Mount Rainier is stuck in a rut.
For the third straight time, an expedition sponsored by the Land Surveyor’s Association of Washington found the state’s signature peak to be 14,411 feet high.
The expedition announced its findings Wednesday.
“The new elevation came in at only a few inches different than the previous observations,” said Larry Signani of Sumner, a surveyor and numbers cruncher for the expedition. “The published value will remain at 14,411 feet.”
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In 1988 and 1998, the association also sent teams to the summit. Using global positioning system equipment, they calculated its height both times at 14,411 feet – give or take an inch or two.
That’s one foot higher than the previously accepted height of 14,410 feet.
The newest measurement is within 0.3 feet of the previous two measurements, which also were taken at this time of year.
Vandalism of a permanent marker used to make readings on the summit could account for the slight difference. Someone tried to remove the brass cap from the marker, which team members were forced to pound back in place during last month’s expedition.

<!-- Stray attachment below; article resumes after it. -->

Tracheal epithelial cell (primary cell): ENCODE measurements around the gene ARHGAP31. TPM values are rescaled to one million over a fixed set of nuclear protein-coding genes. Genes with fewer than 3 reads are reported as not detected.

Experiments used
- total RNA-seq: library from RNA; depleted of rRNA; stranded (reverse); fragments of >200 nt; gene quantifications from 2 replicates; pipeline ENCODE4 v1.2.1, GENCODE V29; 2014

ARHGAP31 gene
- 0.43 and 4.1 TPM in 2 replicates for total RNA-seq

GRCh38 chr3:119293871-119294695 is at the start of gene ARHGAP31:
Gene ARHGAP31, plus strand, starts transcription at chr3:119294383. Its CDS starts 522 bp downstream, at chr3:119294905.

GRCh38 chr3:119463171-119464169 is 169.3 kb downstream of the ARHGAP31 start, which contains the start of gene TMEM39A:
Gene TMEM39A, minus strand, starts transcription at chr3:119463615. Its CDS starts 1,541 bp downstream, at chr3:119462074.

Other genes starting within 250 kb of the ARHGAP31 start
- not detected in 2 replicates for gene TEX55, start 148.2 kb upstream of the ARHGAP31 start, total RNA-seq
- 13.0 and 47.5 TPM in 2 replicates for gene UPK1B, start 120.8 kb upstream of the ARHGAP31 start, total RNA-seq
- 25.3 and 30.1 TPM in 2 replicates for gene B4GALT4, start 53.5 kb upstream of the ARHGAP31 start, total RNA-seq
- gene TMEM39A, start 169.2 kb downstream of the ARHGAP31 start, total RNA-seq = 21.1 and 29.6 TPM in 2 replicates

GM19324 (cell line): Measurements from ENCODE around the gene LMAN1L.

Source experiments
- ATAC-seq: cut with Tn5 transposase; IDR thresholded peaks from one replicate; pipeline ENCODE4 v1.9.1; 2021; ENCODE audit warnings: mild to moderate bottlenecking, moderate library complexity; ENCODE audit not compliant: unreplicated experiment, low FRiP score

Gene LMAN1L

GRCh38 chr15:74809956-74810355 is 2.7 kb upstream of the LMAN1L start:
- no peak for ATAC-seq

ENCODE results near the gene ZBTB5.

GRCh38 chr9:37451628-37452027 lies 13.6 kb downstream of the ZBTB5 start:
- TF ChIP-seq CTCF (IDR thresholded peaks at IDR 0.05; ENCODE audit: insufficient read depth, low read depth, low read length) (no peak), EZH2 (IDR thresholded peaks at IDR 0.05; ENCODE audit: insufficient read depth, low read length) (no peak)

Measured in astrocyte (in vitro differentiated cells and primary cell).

Whether the newest measurement will supplant the often-used 14,410 foot measurement is anyone’s guess. Despite the two previous surveys, Mount Rainier National Park still uses the lower height on its web site.
Park Superintendent Dave Uberuaga said Wednesday that with three significant surveys all pointing to 14,411 feet “it may be time for the park to seriously consider making a request to (the U.S. Geological Survey) to change that measurement.
“We have to be accurate and sensitive to data,” he said.
Bob Anderson, a surveyor from Friday Harbor and the lead climber on the expedition, acknowledged the 14,411-foot height isn’t used in some publications but noted the Geological Survey has certified their measurement.
Signani said the Geological Survey measured Rainier in 1956 before GPS was available and came up with 14,410 feet. He later obtained the data from that survey, recalculated it and found a tiny error in a vertical angle. Correcting that error produced a height of 14,411 feet, he said.
Rainier’s height has ranged from 12,330 feet in 1842 to 14,532 in 1897.
The latest expedition wasn’t concerned solely with proving how high the mountain is. It also was a chance to use new digital technology to gather data in a remote location, Anderson said.
GPS technology has changed dramatically since 1988 when the team included more than 140 volunteers using some of the first portable GPS units. Those units weighed over 65 pounds each and could connect with only four GPS satellites. Readings took hours as they waited for the satellites to come overhead.
Signani said a lot of data was gathered in 1988 and finely calculated by top mathematicians. It has held up over the years, he added.
This time the team was only nine surveyors who carried GPS units that weighed two pounds. The devices were able to use more than 45 satellites for tracking.
Anderson said the team spent nearly 24 hours on the summit and took redundant measurements to check accuracy.
Mike Archbold: 253-597-8692